The Wash Sale Rule and Cryptocurrency



The confusing Cryptocurrency regulatory scheme

Cryptocurrency users and exchanges are required to be in compliance with a confusing patchwork regulatory structure.  When one looks for guidance on whether the wash sale rule applies to cryptocurrency, he will be overwhelmed by confusing and inconsistent regulatory policies from various regulatory agencies. The IRS considers virtual currency to be property –  not securities.


The SEC relied on the Howey test (a United States Supreme Court created test used to determine whether a capital asset is a security), to declare that Bitcoin and Ethereum are not securities; however, Initial Coin Offerings (ICO) may be considered securities.  In other words, the SEC says that some cryptocurrencies may be securities; but the IRS has never explicitly given guidance on whether tax rules that apply to securities apply to virtual currency.  


What we know for certain is that cryptocurrency, like other types of real and intangible property, are subject to capital gains and losses rules. These rules apply to taxpayers who buy and sell cryptocurrencies for investment purposes, as well as people who spend virtual currencies on goods and services. Like other capital assets, if your capital losses on your cryptocurrency investments exceed your capital gains, you can claim the loss as a deduction on your income tax returns up to $3,000.    

That leaves smart investors to ponder: if you sell your cryptocurrency holdings for a loss today, and then re-purchase them at near the same price tomorrow, can you claim a deduction without running afoul of the wash sale rule? The IRS is silent on the issue, but many experts agree that you can indeed.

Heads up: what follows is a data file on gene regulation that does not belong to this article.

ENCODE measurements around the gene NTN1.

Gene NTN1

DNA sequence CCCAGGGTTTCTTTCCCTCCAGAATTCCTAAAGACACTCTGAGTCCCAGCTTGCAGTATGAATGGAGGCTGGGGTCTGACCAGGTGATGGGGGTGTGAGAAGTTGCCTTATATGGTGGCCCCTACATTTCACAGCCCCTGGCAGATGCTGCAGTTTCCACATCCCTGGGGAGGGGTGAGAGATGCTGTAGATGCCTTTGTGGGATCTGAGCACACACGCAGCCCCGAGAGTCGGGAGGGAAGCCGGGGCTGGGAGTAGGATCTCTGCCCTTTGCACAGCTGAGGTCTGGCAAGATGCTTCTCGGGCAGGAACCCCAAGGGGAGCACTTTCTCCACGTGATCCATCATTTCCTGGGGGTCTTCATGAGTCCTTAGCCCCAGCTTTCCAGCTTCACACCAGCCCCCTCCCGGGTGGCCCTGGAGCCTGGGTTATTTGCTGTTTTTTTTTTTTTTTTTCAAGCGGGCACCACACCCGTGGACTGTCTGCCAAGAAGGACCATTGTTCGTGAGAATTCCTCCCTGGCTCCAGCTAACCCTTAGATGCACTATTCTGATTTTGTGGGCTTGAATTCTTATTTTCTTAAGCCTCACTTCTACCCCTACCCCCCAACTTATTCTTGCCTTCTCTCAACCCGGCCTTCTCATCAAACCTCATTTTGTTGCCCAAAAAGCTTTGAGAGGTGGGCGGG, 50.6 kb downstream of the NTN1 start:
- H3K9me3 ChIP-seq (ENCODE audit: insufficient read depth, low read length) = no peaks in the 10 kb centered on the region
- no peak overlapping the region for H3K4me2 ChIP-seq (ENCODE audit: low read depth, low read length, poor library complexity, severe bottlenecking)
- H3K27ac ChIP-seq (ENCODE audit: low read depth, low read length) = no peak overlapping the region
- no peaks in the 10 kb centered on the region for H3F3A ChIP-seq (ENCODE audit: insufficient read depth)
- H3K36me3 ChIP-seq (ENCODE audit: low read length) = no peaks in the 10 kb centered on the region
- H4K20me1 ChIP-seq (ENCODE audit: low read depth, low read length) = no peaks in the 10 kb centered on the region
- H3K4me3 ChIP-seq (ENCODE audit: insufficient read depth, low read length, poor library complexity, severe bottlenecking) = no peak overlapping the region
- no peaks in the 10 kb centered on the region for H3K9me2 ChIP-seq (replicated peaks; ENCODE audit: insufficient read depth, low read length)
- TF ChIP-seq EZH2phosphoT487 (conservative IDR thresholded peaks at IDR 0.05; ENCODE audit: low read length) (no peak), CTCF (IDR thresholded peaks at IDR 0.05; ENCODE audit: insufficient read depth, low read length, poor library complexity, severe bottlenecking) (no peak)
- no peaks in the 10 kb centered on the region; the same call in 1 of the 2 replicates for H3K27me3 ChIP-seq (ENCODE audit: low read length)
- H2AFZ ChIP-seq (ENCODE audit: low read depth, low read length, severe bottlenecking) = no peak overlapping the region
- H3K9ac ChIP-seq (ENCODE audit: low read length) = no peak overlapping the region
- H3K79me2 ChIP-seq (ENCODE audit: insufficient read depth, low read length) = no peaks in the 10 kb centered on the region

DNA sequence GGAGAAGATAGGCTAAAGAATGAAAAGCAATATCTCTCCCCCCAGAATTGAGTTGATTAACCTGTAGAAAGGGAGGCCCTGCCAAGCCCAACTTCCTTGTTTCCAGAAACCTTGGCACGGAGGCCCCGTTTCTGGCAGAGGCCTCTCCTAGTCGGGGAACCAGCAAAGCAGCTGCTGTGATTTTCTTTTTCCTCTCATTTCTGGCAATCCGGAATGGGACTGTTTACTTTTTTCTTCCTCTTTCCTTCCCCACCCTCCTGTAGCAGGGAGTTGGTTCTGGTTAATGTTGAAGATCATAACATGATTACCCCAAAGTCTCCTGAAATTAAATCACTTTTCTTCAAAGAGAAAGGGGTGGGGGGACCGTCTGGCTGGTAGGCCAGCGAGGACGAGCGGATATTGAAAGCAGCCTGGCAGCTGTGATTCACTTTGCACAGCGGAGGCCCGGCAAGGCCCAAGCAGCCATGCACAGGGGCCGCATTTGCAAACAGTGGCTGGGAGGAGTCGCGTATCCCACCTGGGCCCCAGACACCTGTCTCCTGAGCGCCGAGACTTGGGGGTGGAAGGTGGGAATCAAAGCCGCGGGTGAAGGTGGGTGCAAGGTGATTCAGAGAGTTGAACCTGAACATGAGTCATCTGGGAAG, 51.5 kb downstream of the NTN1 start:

26 USC 1091 provides the authority

Wash sales are prohibited by Section 1091 of the Internal Revenue Code.  Section 1091 does not apply to cryptocurrency.  The IRS treats cryptocurrency assets as property. Cryptocurrencies does not fall within the strict statutory prohibition on wash sales of stock or securities. Because the wash sale rule does not apply based on the express language of the statute, crypto investors can probably claim capital losses from coins they sold and repurchased within 61 days.

Of course, the IRS can always change this rule.  Section 1091 does allow the IRS to expand the “stock or securities” that trigger the wash sale rule. If the IRS passes a regulation clarifying that Bitcoin and other cryptocurrencies do fall under the jurisdiction of Section 1091, wash sales may be disallowed.  It’s safe to assume that the IRS will eventually take the step to disallow wash sales of virtual currency.


This is a crucial time for cryptocurrency investors to advocate for favorable cryptocurrency tax reform.  Because it’s conceivable that the tax treatment for cryptocurrency investors can become less favorable to the American taxpayer and more favorable to the government.  For example, one possible unfavorable outcome is that the IRS could make the decision to treat cryptocurrency as personal-use property as opposed to intangible property.  Capital losses from the sale of personal–use property, such as your home or car, are not deductible.  See IRS Publication 523.